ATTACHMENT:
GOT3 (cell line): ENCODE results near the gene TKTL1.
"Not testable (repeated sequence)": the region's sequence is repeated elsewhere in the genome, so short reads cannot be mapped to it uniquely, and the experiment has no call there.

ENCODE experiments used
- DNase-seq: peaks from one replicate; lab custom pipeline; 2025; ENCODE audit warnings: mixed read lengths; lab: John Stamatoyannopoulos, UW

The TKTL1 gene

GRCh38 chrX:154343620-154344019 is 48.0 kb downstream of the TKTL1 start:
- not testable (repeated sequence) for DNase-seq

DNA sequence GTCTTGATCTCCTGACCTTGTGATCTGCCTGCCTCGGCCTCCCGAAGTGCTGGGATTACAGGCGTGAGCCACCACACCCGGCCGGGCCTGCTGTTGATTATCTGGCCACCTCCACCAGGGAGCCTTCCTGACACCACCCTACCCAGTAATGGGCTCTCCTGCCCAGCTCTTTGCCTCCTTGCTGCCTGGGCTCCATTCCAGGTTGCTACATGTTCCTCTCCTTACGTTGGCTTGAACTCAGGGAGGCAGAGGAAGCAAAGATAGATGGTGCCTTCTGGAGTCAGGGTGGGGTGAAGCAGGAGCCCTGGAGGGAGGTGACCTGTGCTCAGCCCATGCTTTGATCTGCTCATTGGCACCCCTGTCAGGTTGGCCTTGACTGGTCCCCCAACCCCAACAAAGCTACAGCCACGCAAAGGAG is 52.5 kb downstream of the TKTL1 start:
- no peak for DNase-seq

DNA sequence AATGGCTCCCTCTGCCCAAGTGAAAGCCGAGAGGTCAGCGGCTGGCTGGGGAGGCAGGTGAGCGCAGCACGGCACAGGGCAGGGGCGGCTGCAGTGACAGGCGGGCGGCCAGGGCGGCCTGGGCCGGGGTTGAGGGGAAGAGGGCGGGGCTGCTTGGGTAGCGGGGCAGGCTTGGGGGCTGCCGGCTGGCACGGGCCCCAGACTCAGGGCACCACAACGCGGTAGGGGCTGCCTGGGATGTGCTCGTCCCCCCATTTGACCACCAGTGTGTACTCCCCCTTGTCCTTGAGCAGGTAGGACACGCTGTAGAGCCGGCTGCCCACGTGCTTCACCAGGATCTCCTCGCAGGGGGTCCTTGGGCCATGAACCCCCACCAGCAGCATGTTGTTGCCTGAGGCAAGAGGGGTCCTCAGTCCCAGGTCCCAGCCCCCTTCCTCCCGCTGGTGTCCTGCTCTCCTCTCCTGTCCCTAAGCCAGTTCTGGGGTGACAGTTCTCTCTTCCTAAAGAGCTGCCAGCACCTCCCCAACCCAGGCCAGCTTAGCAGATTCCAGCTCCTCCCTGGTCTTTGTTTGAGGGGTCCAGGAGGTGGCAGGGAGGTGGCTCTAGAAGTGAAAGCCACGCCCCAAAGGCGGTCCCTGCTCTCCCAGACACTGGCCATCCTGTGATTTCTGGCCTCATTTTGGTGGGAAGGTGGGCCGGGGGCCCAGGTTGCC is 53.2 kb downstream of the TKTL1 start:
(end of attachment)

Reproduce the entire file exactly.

GOT3 (cell line): ENCODE results near the gene TKTL1.
"Not testable (repeated sequence)": the region's sequence is repeated elsewhere in the genome, so short reads cannot be mapped to it uniquely, and the experiment has no call there.

ENCODE experiments used
- DNase-seq: peaks from one replicate; lab custom pipeline; 2025; ENCODE audit warnings: mixed read lengths; lab: John Stamatoyannopoulos, UW

The TKTL1 gene

GRCh38 chrX:154343620-154344019 is 48.0 kb downstream of the TKTL1 start:
- not testable (repeated sequence) for DNase-seq

DNA sequence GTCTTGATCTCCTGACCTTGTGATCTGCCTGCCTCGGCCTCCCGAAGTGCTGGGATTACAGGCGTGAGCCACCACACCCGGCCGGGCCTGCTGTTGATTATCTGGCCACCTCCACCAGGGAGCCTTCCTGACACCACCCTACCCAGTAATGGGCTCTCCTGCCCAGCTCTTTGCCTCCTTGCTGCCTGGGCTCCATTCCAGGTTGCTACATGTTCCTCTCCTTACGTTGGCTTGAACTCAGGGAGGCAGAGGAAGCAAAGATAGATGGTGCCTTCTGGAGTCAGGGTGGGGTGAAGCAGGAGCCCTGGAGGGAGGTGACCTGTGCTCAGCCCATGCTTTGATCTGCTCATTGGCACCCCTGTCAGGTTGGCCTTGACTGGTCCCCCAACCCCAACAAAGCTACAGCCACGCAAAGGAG is 52.5 kb downstream of the TKTL1 start:
- no peak for DNase-seq

DNA sequence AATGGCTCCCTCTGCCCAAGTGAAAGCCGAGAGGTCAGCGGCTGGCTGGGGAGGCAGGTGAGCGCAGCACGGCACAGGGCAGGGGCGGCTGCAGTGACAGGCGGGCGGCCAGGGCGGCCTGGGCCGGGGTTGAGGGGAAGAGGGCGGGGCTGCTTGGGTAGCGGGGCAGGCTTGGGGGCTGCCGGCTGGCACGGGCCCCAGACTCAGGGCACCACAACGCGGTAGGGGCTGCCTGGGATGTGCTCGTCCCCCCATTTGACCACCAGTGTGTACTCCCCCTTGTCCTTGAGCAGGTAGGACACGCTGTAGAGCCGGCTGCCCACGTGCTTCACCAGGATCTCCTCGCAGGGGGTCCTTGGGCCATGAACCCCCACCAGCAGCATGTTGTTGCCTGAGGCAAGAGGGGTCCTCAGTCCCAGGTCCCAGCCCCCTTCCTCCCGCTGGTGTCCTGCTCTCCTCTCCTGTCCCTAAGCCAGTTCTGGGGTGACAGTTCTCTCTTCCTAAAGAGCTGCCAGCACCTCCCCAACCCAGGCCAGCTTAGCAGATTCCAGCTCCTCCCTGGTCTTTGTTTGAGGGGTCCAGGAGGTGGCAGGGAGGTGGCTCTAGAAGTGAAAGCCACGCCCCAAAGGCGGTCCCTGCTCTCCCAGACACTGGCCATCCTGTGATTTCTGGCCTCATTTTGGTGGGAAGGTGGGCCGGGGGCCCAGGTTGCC is 53.2 kb downstream of the TKTL1 start: